There’s really no better way to describe Aesop Rock than this: He’s an outlier. Fiercely committed to his own brand of art, his wordy, sometimes impenetrable lyrics have alienated many a potential fan. When I first listened to his latest release, The Impossible Kid,” I pulled up the lyrics online and read along with the raps, even then pausing occasionally to decipher a particularly pithy line. To the unprepared or impatient listener, these songs might sound like a foreign language. But if you have the inclination to sit down and spend some quality time with The Impossible Kid,” you’ll hear this record for what it is: the product of years of nose-to-the grindstone work and hard-won life experience, written and delivered by an artist whose talent rivals any of the more famed rappers on Daniels’ extensive chart.

I think the most valid criticism of Aes is that his natural rhythm doesn’t always fit with the music hes rapping over. Skelethon feels like the most seamless mesh between his lyrics and music. It just fits right.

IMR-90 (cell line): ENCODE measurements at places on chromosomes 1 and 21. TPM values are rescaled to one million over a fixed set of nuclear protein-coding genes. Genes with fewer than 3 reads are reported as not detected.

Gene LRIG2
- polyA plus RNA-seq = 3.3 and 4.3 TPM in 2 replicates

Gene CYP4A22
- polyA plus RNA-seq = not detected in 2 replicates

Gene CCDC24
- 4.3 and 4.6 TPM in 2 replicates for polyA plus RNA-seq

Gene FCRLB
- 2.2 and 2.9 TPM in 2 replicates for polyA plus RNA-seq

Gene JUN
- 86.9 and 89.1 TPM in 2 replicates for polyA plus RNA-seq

I am not that connected to the scene these days. But even in the days when I was a part of something that felt kinda plugged-in to the scene, I wasn’t that comfortable. I almost find the scene to be a distraction from the actual work. I would love to still find more ways to unplug from the scene—which gets tough when you sort of have a career to maintain. I would love for my existence as an artist to be completely about my art—not about my social media, or what I do vs what’s cool right now, or even whether or not I sound okay in an interview. I just wanna put my work out there, maybe explain it if I feel like it, and that’s it. But as for my own music—I feel more connected than ever, more in tune with who I am and what I bring to the table, and more understanding of my own capabilities.AESOP ROCK

On The Impossible Kid, the seventh and arguably best album of his two-decade career, the rapper with the long-weaponized voice and enviably expansive vocabulary confronts his advancing age at almost every turn. He wastes little time broaching the topic, too, turning the chorus of the second song, “Rings,” into a mantra for his own inevitable obsolescence.